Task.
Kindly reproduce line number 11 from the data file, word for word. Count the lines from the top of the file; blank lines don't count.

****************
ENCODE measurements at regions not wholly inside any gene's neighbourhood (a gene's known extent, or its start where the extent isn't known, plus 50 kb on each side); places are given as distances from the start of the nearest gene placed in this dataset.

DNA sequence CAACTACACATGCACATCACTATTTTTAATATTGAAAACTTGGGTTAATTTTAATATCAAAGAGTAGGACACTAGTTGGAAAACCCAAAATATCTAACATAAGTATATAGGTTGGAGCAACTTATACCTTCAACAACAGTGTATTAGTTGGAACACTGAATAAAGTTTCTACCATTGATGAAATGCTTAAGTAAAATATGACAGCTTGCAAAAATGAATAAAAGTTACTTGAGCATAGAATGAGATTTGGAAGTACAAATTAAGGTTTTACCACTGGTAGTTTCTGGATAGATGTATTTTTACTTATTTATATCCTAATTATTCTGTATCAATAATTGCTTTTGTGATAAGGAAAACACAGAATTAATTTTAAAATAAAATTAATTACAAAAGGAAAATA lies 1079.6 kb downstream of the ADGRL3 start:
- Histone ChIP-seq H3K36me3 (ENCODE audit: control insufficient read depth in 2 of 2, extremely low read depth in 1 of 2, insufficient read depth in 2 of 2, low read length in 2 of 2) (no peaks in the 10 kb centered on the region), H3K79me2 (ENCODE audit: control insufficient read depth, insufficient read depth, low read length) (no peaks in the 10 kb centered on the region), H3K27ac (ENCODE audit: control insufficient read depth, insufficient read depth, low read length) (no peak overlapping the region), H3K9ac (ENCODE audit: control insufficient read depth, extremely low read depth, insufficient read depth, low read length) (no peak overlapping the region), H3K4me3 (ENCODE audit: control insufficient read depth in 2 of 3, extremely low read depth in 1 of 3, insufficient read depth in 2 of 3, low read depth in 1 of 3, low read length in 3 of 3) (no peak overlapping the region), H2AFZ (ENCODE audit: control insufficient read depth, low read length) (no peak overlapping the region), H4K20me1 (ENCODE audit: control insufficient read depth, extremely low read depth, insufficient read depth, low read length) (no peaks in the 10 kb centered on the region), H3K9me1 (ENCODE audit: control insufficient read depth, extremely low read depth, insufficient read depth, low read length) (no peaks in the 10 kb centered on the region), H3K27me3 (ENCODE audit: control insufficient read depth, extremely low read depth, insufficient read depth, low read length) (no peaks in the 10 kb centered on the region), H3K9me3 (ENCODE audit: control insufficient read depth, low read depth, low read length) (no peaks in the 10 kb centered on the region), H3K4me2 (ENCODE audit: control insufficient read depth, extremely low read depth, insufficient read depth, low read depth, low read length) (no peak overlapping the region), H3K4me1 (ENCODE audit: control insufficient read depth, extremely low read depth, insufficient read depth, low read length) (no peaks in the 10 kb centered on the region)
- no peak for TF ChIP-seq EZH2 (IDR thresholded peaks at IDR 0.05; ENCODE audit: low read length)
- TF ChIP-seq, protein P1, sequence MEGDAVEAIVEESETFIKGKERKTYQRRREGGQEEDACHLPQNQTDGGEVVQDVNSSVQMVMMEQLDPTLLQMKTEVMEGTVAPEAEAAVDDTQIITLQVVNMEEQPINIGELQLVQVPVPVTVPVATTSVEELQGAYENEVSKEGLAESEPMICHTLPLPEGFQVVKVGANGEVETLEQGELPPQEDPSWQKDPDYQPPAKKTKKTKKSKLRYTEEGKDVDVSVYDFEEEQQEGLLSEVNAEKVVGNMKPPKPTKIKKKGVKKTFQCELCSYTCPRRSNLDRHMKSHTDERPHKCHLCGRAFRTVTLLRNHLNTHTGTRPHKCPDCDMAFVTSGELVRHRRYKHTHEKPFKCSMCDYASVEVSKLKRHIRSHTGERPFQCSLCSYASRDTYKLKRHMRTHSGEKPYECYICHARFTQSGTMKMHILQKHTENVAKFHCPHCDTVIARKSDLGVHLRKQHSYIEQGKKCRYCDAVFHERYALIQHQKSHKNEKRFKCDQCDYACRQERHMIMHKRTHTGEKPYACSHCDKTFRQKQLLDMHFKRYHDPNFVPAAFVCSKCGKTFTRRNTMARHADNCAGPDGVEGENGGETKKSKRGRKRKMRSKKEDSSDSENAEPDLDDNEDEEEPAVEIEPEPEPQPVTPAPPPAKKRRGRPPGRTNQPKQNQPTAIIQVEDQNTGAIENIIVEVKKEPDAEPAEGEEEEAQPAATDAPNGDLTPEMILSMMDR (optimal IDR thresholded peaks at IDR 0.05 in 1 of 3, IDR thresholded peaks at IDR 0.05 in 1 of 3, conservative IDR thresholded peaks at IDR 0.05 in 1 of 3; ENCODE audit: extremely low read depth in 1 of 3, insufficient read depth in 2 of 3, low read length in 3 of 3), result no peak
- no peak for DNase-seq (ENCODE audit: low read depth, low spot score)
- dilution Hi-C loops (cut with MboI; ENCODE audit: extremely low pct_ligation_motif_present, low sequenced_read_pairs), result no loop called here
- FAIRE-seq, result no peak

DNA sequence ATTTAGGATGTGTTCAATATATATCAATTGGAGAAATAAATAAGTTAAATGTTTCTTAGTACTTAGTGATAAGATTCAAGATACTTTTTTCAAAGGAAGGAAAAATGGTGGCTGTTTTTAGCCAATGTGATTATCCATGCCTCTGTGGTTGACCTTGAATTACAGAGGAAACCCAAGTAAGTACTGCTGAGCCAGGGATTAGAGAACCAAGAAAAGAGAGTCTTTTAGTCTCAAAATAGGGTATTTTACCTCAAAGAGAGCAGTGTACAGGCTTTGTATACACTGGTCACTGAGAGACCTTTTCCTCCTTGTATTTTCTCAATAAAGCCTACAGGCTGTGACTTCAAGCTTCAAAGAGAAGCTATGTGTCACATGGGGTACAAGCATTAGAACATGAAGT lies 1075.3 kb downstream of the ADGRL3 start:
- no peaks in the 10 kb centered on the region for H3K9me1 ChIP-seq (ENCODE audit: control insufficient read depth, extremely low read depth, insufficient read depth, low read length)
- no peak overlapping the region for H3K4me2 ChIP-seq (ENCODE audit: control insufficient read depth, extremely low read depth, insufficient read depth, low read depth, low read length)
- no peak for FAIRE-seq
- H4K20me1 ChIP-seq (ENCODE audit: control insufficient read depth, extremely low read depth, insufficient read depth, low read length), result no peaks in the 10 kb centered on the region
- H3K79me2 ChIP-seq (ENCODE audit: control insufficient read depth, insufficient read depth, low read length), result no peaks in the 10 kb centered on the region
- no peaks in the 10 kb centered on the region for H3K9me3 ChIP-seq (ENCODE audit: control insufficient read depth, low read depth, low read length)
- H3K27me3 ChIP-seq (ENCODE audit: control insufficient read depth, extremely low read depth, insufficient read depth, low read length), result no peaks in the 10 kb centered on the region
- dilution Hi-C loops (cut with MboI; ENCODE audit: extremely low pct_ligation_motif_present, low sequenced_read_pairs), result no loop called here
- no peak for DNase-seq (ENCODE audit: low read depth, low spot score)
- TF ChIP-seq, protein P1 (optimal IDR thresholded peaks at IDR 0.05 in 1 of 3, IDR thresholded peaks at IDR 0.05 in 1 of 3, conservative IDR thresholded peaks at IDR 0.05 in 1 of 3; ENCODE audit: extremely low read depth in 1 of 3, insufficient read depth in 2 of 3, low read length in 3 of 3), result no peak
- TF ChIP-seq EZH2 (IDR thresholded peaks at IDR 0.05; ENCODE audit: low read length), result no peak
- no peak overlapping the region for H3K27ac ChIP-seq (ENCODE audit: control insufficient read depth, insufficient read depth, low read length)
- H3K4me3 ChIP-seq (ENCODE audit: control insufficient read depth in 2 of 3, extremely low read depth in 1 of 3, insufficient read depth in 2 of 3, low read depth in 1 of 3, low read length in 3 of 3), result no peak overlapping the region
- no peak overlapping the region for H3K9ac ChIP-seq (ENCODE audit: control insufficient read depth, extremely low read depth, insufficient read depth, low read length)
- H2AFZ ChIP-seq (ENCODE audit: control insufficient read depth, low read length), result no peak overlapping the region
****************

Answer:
- no peak overlapping the region for H3K4me2 ChIP-seq (ENCODE audit: control insufficient read depth, extremely low read depth, insufficient read depth, low read depth, low read length)